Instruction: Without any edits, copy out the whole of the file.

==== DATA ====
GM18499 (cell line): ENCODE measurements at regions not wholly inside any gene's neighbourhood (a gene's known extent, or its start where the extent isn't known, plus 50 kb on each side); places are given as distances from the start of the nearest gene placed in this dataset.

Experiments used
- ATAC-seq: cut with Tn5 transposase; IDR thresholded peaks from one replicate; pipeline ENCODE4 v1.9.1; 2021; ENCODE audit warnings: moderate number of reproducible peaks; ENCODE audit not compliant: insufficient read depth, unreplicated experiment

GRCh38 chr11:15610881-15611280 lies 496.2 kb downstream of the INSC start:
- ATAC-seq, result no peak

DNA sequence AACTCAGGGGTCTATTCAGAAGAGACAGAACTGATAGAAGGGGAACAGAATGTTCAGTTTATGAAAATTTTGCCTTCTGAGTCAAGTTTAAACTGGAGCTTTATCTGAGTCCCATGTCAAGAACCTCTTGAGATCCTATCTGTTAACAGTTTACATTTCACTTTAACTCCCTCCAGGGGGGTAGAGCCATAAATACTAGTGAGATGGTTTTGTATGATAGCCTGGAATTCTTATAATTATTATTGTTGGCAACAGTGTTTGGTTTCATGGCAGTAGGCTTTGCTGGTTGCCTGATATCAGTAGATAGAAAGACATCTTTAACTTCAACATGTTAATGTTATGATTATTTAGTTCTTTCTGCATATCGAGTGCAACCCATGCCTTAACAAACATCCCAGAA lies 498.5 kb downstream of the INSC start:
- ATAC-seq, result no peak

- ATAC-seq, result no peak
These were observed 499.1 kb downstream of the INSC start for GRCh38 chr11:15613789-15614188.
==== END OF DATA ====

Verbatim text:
GM18499 (cell line): ENCODE measurements at regions not wholly inside any gene's neighbourhood (a gene's known extent, or its start where the extent isn't known, plus 50 kb on each side); places are given as distances from the start of the nearest gene placed in this dataset.

Experiments used
- ATAC-seq: cut with Tn5 transposase; IDR thresholded peaks from one replicate; pipeline ENCODE4 v1.9.1; 2021; ENCODE audit warnings: moderate number of reproducible peaks; ENCODE audit not compliant: insufficient read depth, unreplicated experiment

GRCh38 chr11:15610881-15611280 lies 496.2 kb downstream of the INSC start:
- ATAC-seq, result no peak

DNA sequence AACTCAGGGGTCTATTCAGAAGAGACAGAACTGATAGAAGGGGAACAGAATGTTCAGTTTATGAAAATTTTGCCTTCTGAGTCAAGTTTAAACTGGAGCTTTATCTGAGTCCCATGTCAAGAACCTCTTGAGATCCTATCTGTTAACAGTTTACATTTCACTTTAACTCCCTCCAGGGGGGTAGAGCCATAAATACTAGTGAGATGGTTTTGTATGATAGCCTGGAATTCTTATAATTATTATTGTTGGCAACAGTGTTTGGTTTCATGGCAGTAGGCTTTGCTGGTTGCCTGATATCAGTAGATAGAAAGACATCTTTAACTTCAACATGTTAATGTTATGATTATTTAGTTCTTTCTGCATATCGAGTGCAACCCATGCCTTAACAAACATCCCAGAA lies 498.5 kb downstream of the INSC start:
- ATAC-seq, result no peak

- ATAC-seq, result no peak
These were observed 499.1 kb downstream of the INSC start for GRCh38 chr11:15613789-15614188.